Using ls to create a table of contents for burning a CDR disk

#!/bin/bash

# ex40.sh (burn-cd.sh)

# Script to automate burning a CDR.

 

SPEED=10         # May use higher speed if your hardware supports it.

IMAGEFILE=cdimage.iso

CONTENTSFILE=contents

# DEVICE=/dev/cdrom     For older versions of cdrecord

DEVICE=”1,0,0″

DEFAULTDIR=/opt  # This is the directory containing the data to be burned.

                 # Make sure it exists.

                 # Exercise: Add a test for this.

 

# Uses Joerg Schilling’s “cdrecord” package:

# http://www.fokus.fhg.de/usr/schilling/cdrecord.html

 

#  If this script invoked as an ordinary user, may need to suid cdrecord

#+ chmod u+s /usr/bin/cdrecord, as root.

#  Of course, this creates a security hole, though a relatively minor one.

 

if [ -z “$1” ]

then

  IMAGE_DIRECTORY=$DEFAULTDIR

  # Default directory, if not specified on command-line.

else

    IMAGE_DIRECTORY=$1

fi

 

# Create a “table of contents” file.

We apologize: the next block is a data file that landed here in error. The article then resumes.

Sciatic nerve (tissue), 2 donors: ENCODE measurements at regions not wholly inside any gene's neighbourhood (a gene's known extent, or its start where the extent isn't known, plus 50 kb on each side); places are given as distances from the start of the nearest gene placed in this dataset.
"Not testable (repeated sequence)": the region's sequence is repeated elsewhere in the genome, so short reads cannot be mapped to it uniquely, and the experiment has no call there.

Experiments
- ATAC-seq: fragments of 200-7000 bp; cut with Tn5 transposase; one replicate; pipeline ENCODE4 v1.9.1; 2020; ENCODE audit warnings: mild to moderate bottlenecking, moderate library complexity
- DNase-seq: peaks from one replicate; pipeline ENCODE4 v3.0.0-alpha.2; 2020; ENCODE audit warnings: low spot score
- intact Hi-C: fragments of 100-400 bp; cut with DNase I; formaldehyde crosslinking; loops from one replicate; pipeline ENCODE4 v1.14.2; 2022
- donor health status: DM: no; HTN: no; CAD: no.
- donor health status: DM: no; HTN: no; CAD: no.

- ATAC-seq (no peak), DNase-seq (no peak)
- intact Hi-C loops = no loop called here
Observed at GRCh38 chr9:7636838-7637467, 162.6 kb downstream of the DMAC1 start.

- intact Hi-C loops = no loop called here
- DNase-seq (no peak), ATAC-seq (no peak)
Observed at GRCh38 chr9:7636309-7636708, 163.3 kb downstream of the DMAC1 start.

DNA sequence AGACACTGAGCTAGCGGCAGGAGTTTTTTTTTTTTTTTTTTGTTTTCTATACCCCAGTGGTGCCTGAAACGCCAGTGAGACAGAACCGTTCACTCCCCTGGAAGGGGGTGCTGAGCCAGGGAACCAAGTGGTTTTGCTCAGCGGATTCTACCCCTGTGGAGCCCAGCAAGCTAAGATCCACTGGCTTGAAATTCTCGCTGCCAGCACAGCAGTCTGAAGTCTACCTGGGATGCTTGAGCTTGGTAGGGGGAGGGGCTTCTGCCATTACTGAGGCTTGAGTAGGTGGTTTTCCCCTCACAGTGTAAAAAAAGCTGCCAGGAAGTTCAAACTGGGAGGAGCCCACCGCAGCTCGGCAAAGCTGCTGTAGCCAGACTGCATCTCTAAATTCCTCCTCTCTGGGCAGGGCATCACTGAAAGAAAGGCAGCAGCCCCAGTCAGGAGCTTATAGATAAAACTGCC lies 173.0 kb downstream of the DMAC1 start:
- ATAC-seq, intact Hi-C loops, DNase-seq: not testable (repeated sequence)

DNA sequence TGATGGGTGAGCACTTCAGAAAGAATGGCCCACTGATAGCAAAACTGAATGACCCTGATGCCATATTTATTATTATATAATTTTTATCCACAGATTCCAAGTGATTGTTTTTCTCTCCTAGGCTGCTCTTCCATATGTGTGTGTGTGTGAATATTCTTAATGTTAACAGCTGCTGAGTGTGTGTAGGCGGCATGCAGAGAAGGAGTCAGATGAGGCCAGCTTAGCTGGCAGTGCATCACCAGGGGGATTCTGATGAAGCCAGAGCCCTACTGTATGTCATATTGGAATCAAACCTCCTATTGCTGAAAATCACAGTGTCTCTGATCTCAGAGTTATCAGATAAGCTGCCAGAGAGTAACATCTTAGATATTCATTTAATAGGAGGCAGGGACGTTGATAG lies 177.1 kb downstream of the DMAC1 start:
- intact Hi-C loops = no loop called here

ls -lRF $IMAGE_DIRECTORY > $IMAGE_DIRECTORY/$CONTENTSFILE

# The “l” option gives a “long” file listing.

# The “R” option makes the listing recursive.

# The “F” option marks the file types (directories get a trailing /).

echo “Creating table of contents.”

 

# Create an image file preparatory to burning it onto the CDR.

mkisofs -r -o $IMAGEFILE $IMAGE_DIRECTORY

echo “Creating ISO9660 file system image ($IMAGEFILE).”

 

# Burn the CDR.

echo “Burning the disk.”

echo “Please be patient, this will take a while.”

wodim -v -isosize dev=$DEVICE $IMAGEFILE

#  In newer Linux distros, the “wodim” utility assumes the

#+ functionality of “cdrecord.”

exitcode=$?

echo “Exit code = $exitcode”

 

exit $exitcode


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